Fortunately, it’s not that hard now, and there is a plethora of software available to help you do the design and layout – I’d already started with the Fritzing package to produce the breadboard layouts, so I decided to stick with that. Fritzing also offer a PCB prototyping service too, which is on the expensive side, but they all are when you’re just wanting a small number of PCBs (want 1000? Sure, then the price can drop to under £2, but want one or 2 then expect to pay well over £50 for them!)

However, while using the Fritzing software (under Linux of-course), I decided to not use Fritzing for the PCB manufacture in the end – a few issues, one as that I won’t use PayPal, another was that my bank (NatWest) were just being obtuse and seemingly doing everything they could to block a money transfer to Germany (as well as charging me a stupid amount of money to do the actual transfer!) So in the end, wanting to do this quickly before I went on holiday, after a very quick search, I found PCB Panel who are based in Dorset – not the cheapest, but they base their manufacturing on making an entire panel of the same design – so I ended up with 3 PCBs from their smallest panel.

Fortunately there is a standard for conveying PCB layout data called Gerber Format and the Fritzing software can create a “Gerber” which is really a collection of various files which I could ZIP up and sent to PCB Panel for manufacture.

So cost aside, lets quietly ignore that for now… Turning a breadboard layout into a PCB design was rather interesting. For one, I found the routing of the wires to be somewhat challenging – until I remembered that I was making a double sided board and that it didn’t really matter which GPIO pins I actually used to drive the LEDs – I can fix that up in software later! So the final board has the 12 LEDs wired up in what may initially appear to be a random pattern, but in practice it works well.

And here it is:

Assembled ladder PCB

Assembled ladder PCB

You may notice a 2nd button on the board compared to the original on a breadboard – no real reason there other than “because I can”.

So what went wrong… You can probably tell from the photo that the silk-screen is somewhat incorrect. I actually did correct it, but in my rush to get things going before I went on a holiday, I emailed the wrong version to the PCB company.

The other thing is the holes for the edge connector – they’re too small. My fault for not checking the Raspberry Pi template I was using, however I’ve reported this back to the person and it turns out he had the same issues too, but it’s now been corrected.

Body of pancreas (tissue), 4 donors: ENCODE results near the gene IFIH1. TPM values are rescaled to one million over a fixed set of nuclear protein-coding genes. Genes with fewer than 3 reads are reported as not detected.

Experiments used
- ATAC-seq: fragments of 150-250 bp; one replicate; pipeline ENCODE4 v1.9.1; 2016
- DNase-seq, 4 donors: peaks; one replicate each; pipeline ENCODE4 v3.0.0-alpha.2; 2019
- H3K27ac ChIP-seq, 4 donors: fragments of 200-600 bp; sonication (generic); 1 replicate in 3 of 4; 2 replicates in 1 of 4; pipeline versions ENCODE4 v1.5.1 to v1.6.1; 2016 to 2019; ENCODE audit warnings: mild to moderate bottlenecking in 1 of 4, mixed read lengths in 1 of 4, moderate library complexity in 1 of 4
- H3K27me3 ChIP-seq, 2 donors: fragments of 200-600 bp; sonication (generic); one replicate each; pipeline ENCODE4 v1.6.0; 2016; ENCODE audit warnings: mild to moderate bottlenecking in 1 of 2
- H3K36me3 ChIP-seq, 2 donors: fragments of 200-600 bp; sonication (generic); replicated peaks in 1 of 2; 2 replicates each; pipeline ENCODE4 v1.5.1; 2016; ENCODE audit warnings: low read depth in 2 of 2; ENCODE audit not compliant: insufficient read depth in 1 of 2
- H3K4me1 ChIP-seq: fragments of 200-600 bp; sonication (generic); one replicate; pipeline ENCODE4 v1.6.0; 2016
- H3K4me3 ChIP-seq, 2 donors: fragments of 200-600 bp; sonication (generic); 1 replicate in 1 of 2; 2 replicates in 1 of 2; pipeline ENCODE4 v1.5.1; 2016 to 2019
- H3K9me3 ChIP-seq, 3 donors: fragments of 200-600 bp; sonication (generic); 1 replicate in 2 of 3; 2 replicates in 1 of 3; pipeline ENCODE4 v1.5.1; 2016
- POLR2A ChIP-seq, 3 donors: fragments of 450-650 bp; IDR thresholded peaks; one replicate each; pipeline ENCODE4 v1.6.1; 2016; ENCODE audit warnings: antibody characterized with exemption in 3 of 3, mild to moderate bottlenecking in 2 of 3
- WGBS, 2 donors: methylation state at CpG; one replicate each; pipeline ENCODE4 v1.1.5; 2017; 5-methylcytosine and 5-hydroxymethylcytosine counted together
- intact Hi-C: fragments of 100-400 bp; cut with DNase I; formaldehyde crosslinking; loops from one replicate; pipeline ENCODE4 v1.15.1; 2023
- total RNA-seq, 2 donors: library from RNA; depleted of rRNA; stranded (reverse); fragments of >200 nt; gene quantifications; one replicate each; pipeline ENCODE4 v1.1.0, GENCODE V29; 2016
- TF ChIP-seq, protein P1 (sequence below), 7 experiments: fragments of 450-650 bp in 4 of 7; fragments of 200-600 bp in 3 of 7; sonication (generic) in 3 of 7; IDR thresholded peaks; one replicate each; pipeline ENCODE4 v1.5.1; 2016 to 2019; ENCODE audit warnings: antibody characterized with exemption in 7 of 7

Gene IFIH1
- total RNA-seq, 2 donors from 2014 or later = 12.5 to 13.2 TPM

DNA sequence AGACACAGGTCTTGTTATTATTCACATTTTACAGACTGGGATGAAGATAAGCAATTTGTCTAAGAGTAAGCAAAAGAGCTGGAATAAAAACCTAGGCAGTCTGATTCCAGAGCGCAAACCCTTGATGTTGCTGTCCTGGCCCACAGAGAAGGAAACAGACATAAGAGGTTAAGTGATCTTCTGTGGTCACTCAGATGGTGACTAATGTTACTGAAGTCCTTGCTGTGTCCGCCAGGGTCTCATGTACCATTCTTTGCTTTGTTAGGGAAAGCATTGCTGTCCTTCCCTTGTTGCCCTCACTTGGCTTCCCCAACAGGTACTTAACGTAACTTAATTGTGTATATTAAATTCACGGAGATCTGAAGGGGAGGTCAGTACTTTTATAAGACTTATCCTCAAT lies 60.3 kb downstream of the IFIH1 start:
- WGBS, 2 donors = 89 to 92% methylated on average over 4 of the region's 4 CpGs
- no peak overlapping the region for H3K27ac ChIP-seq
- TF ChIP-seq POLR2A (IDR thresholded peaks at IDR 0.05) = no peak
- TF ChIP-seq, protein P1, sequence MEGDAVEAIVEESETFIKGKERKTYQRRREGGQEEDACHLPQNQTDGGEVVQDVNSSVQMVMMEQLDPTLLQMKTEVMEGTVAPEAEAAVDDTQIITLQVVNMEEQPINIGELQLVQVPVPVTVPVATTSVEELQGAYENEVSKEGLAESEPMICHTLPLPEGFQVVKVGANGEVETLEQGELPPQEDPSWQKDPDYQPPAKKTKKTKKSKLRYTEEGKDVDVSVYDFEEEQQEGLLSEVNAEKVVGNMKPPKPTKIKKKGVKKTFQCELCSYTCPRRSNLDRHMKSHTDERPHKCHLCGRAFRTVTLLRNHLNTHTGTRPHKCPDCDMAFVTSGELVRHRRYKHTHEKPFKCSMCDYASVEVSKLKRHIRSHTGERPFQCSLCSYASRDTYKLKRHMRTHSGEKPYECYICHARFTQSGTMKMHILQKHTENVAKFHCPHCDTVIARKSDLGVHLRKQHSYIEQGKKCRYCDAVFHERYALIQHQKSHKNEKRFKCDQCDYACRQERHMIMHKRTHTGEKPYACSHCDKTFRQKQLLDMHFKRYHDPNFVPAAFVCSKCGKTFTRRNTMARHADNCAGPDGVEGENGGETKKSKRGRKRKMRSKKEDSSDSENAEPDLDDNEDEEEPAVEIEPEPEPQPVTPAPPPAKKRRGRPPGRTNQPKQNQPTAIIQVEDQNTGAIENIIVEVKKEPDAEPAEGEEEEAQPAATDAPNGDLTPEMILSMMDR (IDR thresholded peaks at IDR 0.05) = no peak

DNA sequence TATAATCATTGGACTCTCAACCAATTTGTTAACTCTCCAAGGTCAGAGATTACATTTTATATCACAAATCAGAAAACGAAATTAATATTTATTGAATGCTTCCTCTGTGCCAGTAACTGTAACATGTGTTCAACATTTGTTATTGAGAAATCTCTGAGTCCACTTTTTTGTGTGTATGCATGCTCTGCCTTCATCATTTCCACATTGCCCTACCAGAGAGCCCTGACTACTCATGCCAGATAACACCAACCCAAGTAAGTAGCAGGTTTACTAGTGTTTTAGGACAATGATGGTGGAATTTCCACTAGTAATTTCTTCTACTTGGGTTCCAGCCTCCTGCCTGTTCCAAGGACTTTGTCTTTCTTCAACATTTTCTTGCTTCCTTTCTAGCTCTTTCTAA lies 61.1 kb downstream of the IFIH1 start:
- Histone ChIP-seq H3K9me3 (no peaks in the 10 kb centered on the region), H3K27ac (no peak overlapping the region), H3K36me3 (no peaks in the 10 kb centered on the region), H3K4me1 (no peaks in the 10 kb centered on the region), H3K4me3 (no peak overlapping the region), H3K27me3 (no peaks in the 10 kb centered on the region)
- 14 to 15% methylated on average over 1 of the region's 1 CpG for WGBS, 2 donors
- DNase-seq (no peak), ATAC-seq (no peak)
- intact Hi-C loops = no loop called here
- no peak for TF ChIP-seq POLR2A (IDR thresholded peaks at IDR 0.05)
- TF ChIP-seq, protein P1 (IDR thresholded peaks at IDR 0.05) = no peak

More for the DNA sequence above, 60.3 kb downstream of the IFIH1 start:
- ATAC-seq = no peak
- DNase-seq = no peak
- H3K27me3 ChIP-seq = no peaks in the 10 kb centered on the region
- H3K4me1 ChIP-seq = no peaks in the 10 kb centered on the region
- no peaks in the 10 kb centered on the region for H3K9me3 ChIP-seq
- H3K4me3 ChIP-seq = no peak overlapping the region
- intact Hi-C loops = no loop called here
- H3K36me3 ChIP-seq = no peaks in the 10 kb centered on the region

The other issue that’s not apparent is that you need an extra-long 2×13 way edge connector to make it mate with a Raspberry Pi! Standard ones are too short – which is why the PiFace is the shape it is, as it sits underneath the Pi’s Ethernet, USB and composite video connectors.

Ladder PCB Connected to a Pi

Ladder PCB Connected to a Pi

See the image above for details of the connector – and note the need for an extra long one! (If anyone knows of a UK source, please let me know!)

So there you have it. Designed and had a PCB manufactured and it’s the first time in over 25 years I’ve done that and although there are lessons to be learned, I’m actually very happy with the results.

And so tomorrow I’ll design a PCB for the next Raspberry Pi 😉

WiringPi and the Raspberry Pi Revision 2

So the big news is that there is going to be (or already is!) a 2nd revision of the Raspberry Pi PCB, and even bigger is that it’s going to be manufactured (well, assembled) in the UK.

That’s great, but what else? Some of the GPIO pins have changed and that’s not so good for some…

In essence:

  • The I2C pins which used to be GPIO 0 and 1 are now GPIO 2 and 3.
  • The pin that was GPIO 21 on the edge connector is now GPIO 27.
  • There are 4 more GPIO pins available – if you solder on a new connector!

If you are using wiringPi’s native pin numbers then you don’t have to worry. Just get the latest version off the GIT site, install it and re-link your programs.

If you are using the native GPIO pin numbers, then you will need to change your programs – swap GPIOs 0 and 1 for 2 and 3, and 21 for 27.

The 4 new GPIO pins have numbers in the wiringPi scheme of 17, 18, 19 and 20. They are BCM_GPIO pin numbers 28, 29, 30 and 31.

And that’s more or less that!